• Bias-motivated violence and discrimination against LGBTQ+ individuals: Residents are concerned about increases in bias-motivated violence, harassment, and discrimination against the LGBTQ+ community. Sixteen percent of respondents were most concerned about discrimination against LGBTQ+ individuals, which was second only to racial discrimination. Attendees spoke about discrimination and harassment they faced in the workplace because of their sexual orientation or gender identity, including the inability to access a gender-appropriate restroom.
  • Discrimination against religious minorities and immigrants: Residents expressed concern in small group discussions about the rise in anti-Semitism and anti-Muslim bias, citing the current political climate. Attendees were also concerned that immigrants faced increasing discrimination but were afraid to report illegal conduct because they did not want to call attention to their legal status. Finally, attendees were worried that many immigrants did not know their rights or how to exercise those rights when interacting with law enforcement.
  • Potentially discriminatory District government actions: Residents expressed concerns about some interactions with District government, including police-resident interactions. At every listening session, some attendees spoke about police interactions with residents that they believed had troubling racial dynamics. Residents suggested what they perceived as over-policing in certain neighborhoods—particularly in Wards 7 and 8—led community members to distrust the police. Residents also expressed concern about potentially biased enforcement of school-discipline policies against students of color and students with disabilities.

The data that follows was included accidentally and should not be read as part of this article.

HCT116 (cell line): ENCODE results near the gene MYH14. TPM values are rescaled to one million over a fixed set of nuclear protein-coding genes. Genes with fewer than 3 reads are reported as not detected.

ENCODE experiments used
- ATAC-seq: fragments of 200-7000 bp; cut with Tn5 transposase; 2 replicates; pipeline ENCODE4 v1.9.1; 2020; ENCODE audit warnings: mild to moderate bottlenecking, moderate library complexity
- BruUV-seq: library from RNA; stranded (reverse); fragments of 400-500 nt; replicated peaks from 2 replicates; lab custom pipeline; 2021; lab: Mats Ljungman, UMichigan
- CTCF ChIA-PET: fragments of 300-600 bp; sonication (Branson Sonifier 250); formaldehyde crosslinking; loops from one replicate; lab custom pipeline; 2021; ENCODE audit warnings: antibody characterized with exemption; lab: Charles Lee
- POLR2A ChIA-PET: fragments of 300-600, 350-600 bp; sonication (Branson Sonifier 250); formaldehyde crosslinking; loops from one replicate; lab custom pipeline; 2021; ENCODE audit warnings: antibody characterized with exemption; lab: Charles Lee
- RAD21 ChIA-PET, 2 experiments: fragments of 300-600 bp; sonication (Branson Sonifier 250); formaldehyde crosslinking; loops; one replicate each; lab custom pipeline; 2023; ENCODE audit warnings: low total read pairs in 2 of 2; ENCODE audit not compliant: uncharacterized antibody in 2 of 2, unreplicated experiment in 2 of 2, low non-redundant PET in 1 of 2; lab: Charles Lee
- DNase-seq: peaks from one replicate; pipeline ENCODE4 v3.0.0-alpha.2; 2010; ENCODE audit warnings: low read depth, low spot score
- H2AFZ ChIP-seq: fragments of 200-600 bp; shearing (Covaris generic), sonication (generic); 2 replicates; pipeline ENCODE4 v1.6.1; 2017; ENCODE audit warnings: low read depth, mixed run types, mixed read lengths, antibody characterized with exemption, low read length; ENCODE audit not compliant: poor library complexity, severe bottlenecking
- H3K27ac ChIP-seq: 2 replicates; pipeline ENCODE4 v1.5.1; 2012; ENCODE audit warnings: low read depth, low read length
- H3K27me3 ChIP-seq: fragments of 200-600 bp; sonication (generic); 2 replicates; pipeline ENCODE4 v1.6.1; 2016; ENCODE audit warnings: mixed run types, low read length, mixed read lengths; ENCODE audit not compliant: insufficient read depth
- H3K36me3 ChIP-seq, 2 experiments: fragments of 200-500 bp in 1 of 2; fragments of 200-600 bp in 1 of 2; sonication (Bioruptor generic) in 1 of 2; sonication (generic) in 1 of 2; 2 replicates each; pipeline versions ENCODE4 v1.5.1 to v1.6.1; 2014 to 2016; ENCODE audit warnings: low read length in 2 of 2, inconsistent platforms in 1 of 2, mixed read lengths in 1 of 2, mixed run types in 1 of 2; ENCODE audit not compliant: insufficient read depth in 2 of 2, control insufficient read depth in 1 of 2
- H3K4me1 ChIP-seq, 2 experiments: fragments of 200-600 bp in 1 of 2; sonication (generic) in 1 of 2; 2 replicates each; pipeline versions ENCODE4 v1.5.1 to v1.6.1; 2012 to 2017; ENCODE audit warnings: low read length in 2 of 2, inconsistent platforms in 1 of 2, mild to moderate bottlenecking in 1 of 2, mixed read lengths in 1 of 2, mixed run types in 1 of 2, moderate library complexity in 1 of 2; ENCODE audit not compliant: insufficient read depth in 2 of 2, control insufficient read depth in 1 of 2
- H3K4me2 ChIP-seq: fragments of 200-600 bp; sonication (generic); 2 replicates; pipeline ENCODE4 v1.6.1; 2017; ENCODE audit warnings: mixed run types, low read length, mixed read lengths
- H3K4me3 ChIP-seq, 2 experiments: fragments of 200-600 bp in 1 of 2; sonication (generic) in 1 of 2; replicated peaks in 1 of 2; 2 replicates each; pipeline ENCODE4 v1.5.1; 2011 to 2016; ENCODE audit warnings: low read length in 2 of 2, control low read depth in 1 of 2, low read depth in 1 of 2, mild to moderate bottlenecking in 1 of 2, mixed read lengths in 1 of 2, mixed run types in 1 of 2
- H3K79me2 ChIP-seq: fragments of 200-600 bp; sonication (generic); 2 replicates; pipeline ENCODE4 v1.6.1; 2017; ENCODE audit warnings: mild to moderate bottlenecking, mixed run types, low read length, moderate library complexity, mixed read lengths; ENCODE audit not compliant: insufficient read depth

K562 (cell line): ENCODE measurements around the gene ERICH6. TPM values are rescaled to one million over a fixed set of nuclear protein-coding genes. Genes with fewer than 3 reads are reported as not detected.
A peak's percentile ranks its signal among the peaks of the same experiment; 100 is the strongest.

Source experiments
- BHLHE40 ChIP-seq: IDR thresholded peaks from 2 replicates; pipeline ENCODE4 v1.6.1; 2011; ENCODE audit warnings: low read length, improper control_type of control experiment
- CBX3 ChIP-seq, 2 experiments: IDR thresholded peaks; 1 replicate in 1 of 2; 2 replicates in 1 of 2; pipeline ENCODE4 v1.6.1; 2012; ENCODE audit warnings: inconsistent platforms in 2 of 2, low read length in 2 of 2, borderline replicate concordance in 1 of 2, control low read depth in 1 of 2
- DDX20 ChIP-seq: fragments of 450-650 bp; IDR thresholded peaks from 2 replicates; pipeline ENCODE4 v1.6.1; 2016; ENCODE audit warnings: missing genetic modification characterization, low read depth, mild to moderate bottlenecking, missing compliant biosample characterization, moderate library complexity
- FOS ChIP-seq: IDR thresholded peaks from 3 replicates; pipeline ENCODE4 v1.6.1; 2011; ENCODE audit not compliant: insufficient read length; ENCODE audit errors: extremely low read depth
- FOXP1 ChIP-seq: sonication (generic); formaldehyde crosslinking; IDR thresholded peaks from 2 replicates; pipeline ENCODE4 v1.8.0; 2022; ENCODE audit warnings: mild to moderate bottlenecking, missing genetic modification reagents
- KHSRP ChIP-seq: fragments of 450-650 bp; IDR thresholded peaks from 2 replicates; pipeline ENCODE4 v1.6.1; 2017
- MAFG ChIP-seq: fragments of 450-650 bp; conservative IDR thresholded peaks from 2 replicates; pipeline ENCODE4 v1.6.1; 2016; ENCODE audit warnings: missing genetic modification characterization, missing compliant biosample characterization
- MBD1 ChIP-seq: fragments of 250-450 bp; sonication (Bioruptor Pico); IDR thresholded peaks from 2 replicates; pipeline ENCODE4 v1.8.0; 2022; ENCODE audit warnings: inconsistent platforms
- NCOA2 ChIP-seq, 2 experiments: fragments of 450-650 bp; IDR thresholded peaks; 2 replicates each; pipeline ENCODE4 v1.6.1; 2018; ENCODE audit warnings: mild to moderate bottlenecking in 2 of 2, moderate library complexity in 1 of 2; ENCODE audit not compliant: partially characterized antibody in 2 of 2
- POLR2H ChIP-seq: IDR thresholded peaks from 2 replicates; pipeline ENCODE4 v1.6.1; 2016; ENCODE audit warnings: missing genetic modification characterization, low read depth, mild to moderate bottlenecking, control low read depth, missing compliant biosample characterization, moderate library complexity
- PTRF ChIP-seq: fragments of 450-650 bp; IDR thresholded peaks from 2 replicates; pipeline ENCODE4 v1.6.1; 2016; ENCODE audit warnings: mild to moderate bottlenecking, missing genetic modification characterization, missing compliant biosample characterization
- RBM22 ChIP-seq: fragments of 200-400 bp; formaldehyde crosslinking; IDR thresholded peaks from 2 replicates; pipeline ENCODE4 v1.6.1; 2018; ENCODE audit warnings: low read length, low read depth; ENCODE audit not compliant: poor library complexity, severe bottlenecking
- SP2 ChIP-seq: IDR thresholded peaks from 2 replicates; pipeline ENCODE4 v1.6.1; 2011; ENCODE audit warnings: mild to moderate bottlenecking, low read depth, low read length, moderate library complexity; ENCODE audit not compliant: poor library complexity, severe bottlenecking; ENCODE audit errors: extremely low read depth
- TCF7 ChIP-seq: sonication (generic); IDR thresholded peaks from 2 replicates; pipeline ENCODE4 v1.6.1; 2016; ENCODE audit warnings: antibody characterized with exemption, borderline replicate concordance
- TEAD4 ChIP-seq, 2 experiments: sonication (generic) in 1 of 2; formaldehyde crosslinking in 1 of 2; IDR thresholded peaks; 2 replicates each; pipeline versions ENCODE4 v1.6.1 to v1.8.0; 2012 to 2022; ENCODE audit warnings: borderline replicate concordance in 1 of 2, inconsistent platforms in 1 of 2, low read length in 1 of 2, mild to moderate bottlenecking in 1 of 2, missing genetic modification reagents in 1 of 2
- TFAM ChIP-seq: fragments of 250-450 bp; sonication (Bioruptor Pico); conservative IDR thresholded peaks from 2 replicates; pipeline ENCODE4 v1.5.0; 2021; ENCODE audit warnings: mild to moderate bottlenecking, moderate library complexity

A copy of OAG’s report, “Community Voices: Perspectives on Civil Rights in the District of Columbia,” is available at:

OAG is working to bolster the District’s effectiveness in enforcing the HRA on a larger scale. In the last year, OAG has worked with to eliminate discriminatory ads from their platform; filed lawsuits against Evolve LLC and Curtis Investment Group, landlords that unlawfully discriminated against low-income renters; and reached a settlement with Renewal by Andersen, a window company that illegally refused to do business in certain District neighborhoods. OAG also reached out to and requesting their help to fight housing discrimination in real estate listings on their platforms. AG Racine introduced legislation in the Council of the District of Columbia to allow the office to bring civil enforcement actions against people who commit bias-motivated violence, whether or not they are criminally charged, and to clarify OAG’s enforcement authority under the HRA.

Upcoming Community Events
OAG will host two community conversations in November to share the findings of the report and provide updates on the Civil Rights Section’s current work to fight discrimination in the District. View the schedule and sign up to attend the community conversations at: or call 202-727-3400.

Civil Rights Resources
The Civil Rights Section investigates and challenges discriminatory policies and practices that have significant impact on the people of the District. If you believe you have been a victim of discrimination, you may report it to the Civil Rights Section by:

  • Calling (202) 727-3400
  • E-mailing us at
  • Mailing OAG, ATTN: Civil Rights Section at 441 4th Street N.W., Suite 600S, Washington, D.C. 20001

OAG’s goal is to ensure equal treatment and meaningful opportunity for all District residents by complementing the work of the Office of Human Rights (OHR), the primary District agency that investigates individual complaints of discrimination. You can file a complaint with OHR at or call 202-727-4559.